The Montgomery board and the five members of the Prince George's County Planning Board comprise the Maryland-National Capital Park and Planning Commission, a state agency created by the General Assembly in 1927 to administer park development and park design for the bicounty area.
But most of the work of the commission is delegated to the two county planning boards, each of which meets once a week in its own jurisdiction to deal with local planning and development as well as parks. And those familiar with the two boards contend that the Montgomery County group wields considerably more power than the Prince George's board.
Developer attorney Dalrymple said that reflects local attitudes toward growth. "Prince George's County tries to encourage development," he said. "Montgomery County tries to stop it."
At its brick-and-glass headquarters in downtown Silver Spring, the Montgomery board administers a $35.8 million budget and oversees a planning staff of about 120 people and a parks staff of about 600.
Christeller, 63, who has been chairman since 1981, dominates the board, partly because he is full time and the other board members are part time and partly because he is an aggressive administrator. His credentials include managing a Washington law firm, operating a Maryland carpet and drapery business and serving as vice president of the Arlington-based Institute for Defense Analyses and financial manager of the National Bureau of Standards.
Part-time Planning Board members are: Richard M. (Max) Keeney, 55, Bethesda, a board member since 1984. Keeney previously served on the Planning Board (1975-80), was a member of the County Council (1966-70) and has been active in local school, community and Republican groups. He is employed as the membership and insurance director of the Air Force Association, a nonprofit group. Betty Ann Krahnke, 43, Chevy Chase, a board member since 1979. Krahnke, who is unopposed in the Republican primary for the County Council, has been active in school and community associations, including the Citizens Coordinating Committee of Friendship Heights. Judith B. Heimann, who refuses to divulge her age on the grounds that it is irrelevant, Bethesda, a board member since 1979. Heimann has a long record of involvement in local government and community affairs and in the League of Women Voters -- as president of the county chapter, state vice president and national league director. Mable Granke, 61, Silver Spring, a board member since 1975. Although her term expired June 14, she serves until her successor is approved. Granke's community and civic activities include the Bi-County Transportation Study Committee and in the local League of Women Voters.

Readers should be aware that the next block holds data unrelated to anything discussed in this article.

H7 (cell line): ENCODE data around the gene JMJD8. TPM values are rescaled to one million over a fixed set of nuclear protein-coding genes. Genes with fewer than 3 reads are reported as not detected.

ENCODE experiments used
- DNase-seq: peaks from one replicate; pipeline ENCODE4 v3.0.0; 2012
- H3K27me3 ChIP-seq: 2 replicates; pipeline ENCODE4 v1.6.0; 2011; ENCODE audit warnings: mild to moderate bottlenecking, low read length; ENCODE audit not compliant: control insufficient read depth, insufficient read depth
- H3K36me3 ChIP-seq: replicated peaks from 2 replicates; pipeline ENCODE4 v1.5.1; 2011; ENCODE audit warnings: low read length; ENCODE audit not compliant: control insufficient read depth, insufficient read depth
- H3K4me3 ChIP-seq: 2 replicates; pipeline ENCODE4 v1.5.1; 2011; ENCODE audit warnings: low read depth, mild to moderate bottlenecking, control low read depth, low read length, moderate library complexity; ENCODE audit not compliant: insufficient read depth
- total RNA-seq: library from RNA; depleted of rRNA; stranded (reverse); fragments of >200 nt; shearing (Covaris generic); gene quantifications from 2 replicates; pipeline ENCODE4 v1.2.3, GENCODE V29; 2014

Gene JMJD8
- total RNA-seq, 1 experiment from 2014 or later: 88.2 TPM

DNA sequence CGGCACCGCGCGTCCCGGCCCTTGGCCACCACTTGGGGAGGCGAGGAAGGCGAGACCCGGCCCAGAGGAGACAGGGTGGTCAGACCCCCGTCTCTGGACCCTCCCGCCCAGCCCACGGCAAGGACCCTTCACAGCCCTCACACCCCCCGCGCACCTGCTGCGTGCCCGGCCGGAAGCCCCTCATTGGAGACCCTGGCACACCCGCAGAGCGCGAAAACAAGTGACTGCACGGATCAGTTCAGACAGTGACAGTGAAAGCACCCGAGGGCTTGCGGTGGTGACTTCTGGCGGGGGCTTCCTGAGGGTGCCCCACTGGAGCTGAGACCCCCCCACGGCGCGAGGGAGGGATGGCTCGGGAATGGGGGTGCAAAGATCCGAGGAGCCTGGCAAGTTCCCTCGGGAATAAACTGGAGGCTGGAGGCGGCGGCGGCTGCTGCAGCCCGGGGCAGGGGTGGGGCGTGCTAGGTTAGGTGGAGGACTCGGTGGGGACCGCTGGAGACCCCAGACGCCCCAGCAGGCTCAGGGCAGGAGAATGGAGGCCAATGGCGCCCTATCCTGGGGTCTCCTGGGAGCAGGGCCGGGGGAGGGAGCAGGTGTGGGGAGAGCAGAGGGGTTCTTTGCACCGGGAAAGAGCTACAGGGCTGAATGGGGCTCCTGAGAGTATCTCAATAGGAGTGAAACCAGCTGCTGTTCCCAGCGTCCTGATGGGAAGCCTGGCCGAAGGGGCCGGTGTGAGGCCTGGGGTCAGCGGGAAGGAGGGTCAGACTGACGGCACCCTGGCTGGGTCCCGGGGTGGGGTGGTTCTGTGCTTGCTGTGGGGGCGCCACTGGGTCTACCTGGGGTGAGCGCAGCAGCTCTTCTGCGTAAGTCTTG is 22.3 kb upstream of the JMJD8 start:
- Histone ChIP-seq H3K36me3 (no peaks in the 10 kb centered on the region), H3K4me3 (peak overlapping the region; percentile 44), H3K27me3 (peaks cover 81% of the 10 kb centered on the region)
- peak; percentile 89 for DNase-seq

Although board members now come from the same general geographic part of the county, they are divided on the latest controversies involving their agency.
Christeller, for instance, contends that geographic considerations should not necessarily override candidate qualifications for board membership, as they did in the case of Rosalie Silverberg, whose appointment was vetoed by the county executive because of her Bethesda area address.
Krahnke and Keeney, however, say that the council erred in failing to appoint a new board member from outside the Bethesda-Chevy Chase area.
But the two are split on the Christeller campaign to override the county executive's new legislative authority to appoint two board members and to veto master plans. Christeller has urged the council to place questions on the fall election ballot that he hopes would send a signal to legislators to repeal the laws.
"I disagree with what Christeller is trying to do," said Keeney, who made an unsuccessful run for county executive in 1978. "I have always thought the executive should have a say in planning matters . . . . I think it probably would be wise to have the executive play a stronger role in planning."
Krahnke supports the Christeller drive to get Planning Board appointments and vetoes back in the exclusive hands of the council. "I support a larger role for the executive," Krahnke said, "but to give one person a veto at the end is a corruption of the planning process."